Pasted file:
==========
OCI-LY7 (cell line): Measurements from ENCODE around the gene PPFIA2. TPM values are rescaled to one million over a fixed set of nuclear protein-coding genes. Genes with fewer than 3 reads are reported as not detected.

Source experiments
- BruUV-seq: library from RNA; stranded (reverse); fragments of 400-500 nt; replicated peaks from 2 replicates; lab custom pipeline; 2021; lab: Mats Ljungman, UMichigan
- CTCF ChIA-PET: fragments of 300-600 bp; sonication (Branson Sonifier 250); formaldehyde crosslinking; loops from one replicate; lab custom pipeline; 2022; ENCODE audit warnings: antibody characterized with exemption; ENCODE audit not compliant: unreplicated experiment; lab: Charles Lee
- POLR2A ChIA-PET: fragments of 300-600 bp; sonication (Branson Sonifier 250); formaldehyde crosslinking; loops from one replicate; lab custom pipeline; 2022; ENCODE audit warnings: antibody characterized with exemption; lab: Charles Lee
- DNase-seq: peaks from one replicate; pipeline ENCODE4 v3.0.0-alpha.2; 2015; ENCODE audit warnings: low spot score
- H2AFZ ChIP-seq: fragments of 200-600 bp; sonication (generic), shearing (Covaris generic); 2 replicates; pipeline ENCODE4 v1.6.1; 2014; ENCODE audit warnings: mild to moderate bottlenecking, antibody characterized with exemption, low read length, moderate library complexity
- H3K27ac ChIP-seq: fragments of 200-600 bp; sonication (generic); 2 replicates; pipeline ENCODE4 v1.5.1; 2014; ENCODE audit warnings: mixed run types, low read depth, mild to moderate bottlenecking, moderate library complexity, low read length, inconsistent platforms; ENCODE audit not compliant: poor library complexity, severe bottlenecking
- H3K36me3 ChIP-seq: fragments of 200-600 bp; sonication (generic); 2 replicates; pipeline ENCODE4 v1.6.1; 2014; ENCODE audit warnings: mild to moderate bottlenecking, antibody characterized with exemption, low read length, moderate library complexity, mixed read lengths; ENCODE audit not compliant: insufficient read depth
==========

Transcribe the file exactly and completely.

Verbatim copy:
OCI-LY7 (cell line): Measurements from ENCODE around the gene PPFIA2. TPM values are rescaled to one million over a fixed set of nuclear protein-coding genes. Genes with fewer than 3 reads are reported as not detected.

Source experiments
- BruUV-seq: library from RNA; stranded (reverse); fragments of 400-500 nt; replicated peaks from 2 replicates; lab custom pipeline; 2021; lab: Mats Ljungman, UMichigan
- CTCF ChIA-PET: fragments of 300-600 bp; sonication (Branson Sonifier 250); formaldehyde crosslinking; loops from one replicate; lab custom pipeline; 2022; ENCODE audit warnings: antibody characterized with exemption; ENCODE audit not compliant: unreplicated experiment; lab: Charles Lee
- POLR2A ChIA-PET: fragments of 300-600 bp; sonication (Branson Sonifier 250); formaldehyde crosslinking; loops from one replicate; lab custom pipeline; 2022; ENCODE audit warnings: antibody characterized with exemption; lab: Charles Lee
- DNase-seq: peaks from one replicate; pipeline ENCODE4 v3.0.0-alpha.2; 2015; ENCODE audit warnings: low spot score
- H2AFZ ChIP-seq: fragments of 200-600 bp; sonication (generic), shearing (Covaris generic); 2 replicates; pipeline ENCODE4 v1.6.1; 2014; ENCODE audit warnings: mild to moderate bottlenecking, antibody characterized with exemption, low read length, moderate library complexity
- H3K27ac ChIP-seq: fragments of 200-600 bp; sonication (generic); 2 replicates; pipeline ENCODE4 v1.5.1; 2014; ENCODE audit warnings: mixed run types, low read depth, mild to moderate bottlenecking, moderate library complexity, low read length, inconsistent platforms; ENCODE audit not compliant: poor library complexity, severe bottlenecking
- H3K36me3 ChIP-seq: fragments of 200-600 bp; sonication (generic); 2 replicates; pipeline ENCODE4 v1.6.1; 2014; ENCODE audit warnings: mild to moderate bottlenecking, antibody characterized with exemption, low read length, moderate library complexity, mixed read lengths; ENCODE audit not compliant: insufficient read depth